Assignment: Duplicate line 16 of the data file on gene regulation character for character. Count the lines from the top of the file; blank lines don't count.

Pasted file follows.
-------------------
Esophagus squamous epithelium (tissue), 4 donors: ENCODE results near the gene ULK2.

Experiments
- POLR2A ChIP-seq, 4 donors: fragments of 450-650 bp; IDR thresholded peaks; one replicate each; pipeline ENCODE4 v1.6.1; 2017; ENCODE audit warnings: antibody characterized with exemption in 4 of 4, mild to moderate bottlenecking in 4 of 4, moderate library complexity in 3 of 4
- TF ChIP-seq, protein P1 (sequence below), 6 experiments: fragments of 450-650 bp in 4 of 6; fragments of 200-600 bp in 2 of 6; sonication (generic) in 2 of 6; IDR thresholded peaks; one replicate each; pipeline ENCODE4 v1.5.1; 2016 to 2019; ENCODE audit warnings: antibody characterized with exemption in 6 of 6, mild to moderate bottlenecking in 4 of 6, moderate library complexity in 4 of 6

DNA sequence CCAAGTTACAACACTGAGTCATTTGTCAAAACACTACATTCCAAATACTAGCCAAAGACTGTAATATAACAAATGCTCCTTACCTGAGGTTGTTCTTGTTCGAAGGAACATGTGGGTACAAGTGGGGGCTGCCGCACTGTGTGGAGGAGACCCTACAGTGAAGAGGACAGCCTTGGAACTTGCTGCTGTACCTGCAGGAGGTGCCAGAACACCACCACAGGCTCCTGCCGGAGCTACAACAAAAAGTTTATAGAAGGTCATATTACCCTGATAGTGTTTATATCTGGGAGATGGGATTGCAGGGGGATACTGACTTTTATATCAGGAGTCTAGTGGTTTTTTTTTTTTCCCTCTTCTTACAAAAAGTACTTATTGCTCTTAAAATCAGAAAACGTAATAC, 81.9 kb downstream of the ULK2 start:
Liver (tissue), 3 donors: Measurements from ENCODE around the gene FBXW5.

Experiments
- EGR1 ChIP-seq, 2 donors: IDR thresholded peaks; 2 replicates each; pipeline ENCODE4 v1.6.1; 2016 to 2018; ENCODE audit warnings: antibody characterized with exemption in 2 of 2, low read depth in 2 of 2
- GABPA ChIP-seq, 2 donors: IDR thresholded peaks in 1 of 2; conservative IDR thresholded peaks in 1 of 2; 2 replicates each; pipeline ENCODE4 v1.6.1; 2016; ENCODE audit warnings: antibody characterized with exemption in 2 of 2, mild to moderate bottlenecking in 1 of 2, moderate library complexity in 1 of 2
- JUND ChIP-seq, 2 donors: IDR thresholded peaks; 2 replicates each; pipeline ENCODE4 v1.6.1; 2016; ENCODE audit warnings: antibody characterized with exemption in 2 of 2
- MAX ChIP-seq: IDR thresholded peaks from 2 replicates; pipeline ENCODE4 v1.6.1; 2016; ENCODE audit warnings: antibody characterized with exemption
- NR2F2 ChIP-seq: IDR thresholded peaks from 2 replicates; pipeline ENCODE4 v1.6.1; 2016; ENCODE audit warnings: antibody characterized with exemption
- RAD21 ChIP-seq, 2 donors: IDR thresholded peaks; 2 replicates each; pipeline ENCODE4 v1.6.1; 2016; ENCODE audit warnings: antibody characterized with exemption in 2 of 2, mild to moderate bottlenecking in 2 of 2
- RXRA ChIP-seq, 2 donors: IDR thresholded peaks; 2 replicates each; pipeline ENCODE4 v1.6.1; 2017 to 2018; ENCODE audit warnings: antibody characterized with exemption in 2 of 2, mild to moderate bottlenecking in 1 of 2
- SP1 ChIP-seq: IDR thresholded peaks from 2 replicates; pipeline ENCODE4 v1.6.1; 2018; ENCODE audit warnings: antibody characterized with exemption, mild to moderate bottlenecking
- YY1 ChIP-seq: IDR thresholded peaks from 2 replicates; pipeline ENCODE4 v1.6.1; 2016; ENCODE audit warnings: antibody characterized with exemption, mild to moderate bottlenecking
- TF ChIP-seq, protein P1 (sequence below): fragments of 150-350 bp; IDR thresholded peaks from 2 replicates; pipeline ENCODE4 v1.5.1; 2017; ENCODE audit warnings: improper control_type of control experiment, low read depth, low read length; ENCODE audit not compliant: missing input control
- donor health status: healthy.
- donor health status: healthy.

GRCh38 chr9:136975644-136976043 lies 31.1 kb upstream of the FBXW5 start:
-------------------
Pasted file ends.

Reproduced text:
- YY1 ChIP-seq: IDR thresholded peaks from 2 replicates; pipeline ENCODE4 v1.6.1; 2016; ENCODE audit warnings: antibody characterized with exemption, mild to moderate bottlenecking